HANCOCK COUNTY — Two developers are planning a total of six more speculative buildings in the western part of the county, adding to a burgeoning number of such structures.

Carmel-based Lauth Property Group wants to develop four move-in-ready properties near its 280,000-square foot building underway at the northwest corner of County Roads 700W and 350N.

Brady Jacoba, vice president of business development for Lauth, said at a Hancock County Council meeting last week that the new buildings will go to the west and south of the company’s current project.

“We’re really kind of building out a nice little park, if you will, in that area,” Jacoba said.

Randy Sorrell, executive director of the Hancock Economic Development Council, told the Daily Reporter that one of the buildings will be 235,000 square feet and the other three will be 435,000 square feet.

Jacoba did not return a request for comment and Sorrell did not yet know Lauth’s estimated investment in the new buildings, but he said it would be included in an application the company will file for a tax abatement it’s seeking.

Jacoba also told county council members that Lauth’s current project will be finished this summer. He said the company is confident that, notwithstanding the current economic conditions created by the COVID-19 pandemic, the building will be leased pretty quickly based on the amount of interest shown so far.

Red Rock Investment Partners, LLC of Charlotte, North Carolina, wants to develop two speculative buildings on about 46 acres west of 700W and north of 200N.

Sorrell said one of the buildings will be 442,624 square feet and is estimated to cost $24.3 million. The other will be 636,272 square feet with the ability to expand another 401,586 square feet and is estimated to cost $55 million.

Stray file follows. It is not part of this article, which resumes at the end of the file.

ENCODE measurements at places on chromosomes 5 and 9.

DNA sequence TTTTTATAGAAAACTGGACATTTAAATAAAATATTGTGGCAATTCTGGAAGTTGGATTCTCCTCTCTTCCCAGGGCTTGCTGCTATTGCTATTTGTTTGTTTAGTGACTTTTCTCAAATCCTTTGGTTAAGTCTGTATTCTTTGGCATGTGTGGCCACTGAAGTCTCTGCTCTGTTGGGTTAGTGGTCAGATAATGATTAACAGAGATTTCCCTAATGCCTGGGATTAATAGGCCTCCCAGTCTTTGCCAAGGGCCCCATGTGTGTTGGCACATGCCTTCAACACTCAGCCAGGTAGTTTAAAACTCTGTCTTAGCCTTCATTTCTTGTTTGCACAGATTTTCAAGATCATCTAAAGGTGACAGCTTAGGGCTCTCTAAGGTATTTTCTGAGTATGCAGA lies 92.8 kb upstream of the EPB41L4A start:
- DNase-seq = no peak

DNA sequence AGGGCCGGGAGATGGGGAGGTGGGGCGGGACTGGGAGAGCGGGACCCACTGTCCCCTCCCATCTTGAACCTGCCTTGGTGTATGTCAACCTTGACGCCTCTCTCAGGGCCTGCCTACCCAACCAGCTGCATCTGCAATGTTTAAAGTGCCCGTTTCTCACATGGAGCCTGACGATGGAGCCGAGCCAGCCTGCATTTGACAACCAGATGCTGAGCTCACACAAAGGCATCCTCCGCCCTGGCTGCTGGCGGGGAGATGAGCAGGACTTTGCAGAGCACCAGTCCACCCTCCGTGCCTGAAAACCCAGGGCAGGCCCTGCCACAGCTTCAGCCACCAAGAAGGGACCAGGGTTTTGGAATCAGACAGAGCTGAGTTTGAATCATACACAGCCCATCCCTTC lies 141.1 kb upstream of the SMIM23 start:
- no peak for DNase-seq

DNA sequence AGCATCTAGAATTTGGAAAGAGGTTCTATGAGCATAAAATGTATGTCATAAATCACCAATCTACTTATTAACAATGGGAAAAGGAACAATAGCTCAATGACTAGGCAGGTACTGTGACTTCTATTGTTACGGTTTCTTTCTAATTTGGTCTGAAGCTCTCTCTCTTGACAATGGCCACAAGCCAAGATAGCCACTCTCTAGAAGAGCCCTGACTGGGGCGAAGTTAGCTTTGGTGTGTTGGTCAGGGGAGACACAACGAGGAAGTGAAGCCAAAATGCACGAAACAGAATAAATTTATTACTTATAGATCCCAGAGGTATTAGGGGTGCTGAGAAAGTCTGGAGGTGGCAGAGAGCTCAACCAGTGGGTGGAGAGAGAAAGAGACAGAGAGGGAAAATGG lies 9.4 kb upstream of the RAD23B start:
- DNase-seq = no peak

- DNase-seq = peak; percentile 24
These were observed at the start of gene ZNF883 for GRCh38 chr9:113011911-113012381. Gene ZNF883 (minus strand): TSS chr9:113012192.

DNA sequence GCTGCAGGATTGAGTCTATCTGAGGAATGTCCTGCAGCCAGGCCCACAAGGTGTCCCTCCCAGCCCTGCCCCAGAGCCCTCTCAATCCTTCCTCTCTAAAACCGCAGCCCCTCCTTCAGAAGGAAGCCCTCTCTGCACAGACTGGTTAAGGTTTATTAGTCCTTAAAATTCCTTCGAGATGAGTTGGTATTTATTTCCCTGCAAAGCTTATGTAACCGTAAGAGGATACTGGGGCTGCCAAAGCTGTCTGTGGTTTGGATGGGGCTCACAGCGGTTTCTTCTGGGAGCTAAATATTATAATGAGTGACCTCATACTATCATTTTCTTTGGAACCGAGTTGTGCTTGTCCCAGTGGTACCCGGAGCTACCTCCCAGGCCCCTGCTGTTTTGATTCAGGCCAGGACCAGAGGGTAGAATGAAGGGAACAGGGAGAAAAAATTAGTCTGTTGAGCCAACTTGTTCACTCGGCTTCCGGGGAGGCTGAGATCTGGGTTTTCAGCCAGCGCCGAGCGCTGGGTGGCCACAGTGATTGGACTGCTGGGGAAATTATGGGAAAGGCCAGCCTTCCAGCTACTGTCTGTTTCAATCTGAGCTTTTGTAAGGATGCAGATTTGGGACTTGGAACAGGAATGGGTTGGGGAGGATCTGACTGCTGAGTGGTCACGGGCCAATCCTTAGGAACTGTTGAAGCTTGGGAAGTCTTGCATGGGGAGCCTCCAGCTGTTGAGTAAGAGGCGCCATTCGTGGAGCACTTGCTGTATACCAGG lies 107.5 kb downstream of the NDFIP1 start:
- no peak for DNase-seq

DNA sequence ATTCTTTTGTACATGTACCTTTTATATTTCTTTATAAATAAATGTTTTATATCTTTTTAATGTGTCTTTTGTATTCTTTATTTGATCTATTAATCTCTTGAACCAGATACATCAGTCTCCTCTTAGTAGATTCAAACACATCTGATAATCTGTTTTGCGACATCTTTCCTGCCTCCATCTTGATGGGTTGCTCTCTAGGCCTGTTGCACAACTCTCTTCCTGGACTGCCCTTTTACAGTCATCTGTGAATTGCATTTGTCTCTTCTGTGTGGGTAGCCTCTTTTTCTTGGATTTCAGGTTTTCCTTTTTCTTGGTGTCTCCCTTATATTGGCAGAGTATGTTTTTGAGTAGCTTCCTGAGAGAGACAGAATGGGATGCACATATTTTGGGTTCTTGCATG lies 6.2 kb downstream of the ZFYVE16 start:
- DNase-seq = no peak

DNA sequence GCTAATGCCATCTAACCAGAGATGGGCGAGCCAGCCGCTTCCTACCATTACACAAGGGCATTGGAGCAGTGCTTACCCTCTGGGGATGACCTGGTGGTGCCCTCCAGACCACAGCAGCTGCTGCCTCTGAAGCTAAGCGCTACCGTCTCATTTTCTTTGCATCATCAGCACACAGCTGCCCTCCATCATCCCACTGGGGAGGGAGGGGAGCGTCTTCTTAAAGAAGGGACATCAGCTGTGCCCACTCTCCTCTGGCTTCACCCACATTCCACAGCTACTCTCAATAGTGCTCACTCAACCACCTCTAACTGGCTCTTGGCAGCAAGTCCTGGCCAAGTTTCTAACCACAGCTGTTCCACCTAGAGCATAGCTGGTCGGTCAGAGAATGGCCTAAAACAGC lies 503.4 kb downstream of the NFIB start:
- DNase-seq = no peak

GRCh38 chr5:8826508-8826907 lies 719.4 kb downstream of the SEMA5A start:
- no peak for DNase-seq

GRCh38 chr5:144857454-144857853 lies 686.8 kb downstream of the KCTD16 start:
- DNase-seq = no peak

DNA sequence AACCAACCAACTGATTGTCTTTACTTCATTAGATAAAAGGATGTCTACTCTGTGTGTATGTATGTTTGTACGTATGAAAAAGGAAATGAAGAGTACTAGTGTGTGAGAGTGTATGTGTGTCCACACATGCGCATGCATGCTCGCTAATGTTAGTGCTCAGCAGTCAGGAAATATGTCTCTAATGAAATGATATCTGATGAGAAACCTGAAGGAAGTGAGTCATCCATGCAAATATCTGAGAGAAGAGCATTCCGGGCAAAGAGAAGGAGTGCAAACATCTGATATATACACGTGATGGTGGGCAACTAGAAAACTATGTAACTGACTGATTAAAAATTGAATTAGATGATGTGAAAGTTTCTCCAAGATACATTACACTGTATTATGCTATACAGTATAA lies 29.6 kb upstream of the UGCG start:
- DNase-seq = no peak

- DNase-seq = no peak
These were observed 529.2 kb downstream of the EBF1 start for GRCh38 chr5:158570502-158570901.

The county council approved a 10-year property tax abatement for Red Rock Investment Partners’ proposal on the second of two readings. Council members also approved a 10-year abatement for Lauth’s proposal on the first of two readings. The abatements will consist of a full tax break for the properties for the first year after they’re developed before decreasing by 10 percentage points over the years that follow.

Bill Bolander, president of the Hancock County Council, was among the officials who voted unanimously in favor of the abatements.

“That’s a pretty good amount of buildings that we’ll be able to fully tax by the end of 10 years,” he told the Daily Reporter.

Bolander added that the developers’ plans give him confidence in uncertain economic times created by the COVID-19 pandemic.

“I think a lot of these big developers think eventually this will pass and everything will be coming back,” he said. “I don’t think they would be doing it if they thought everything was going to fold.”

The latest projects make for a total of 27 spec buildings in western Hancock County that developers have proposed over the past 18 months.
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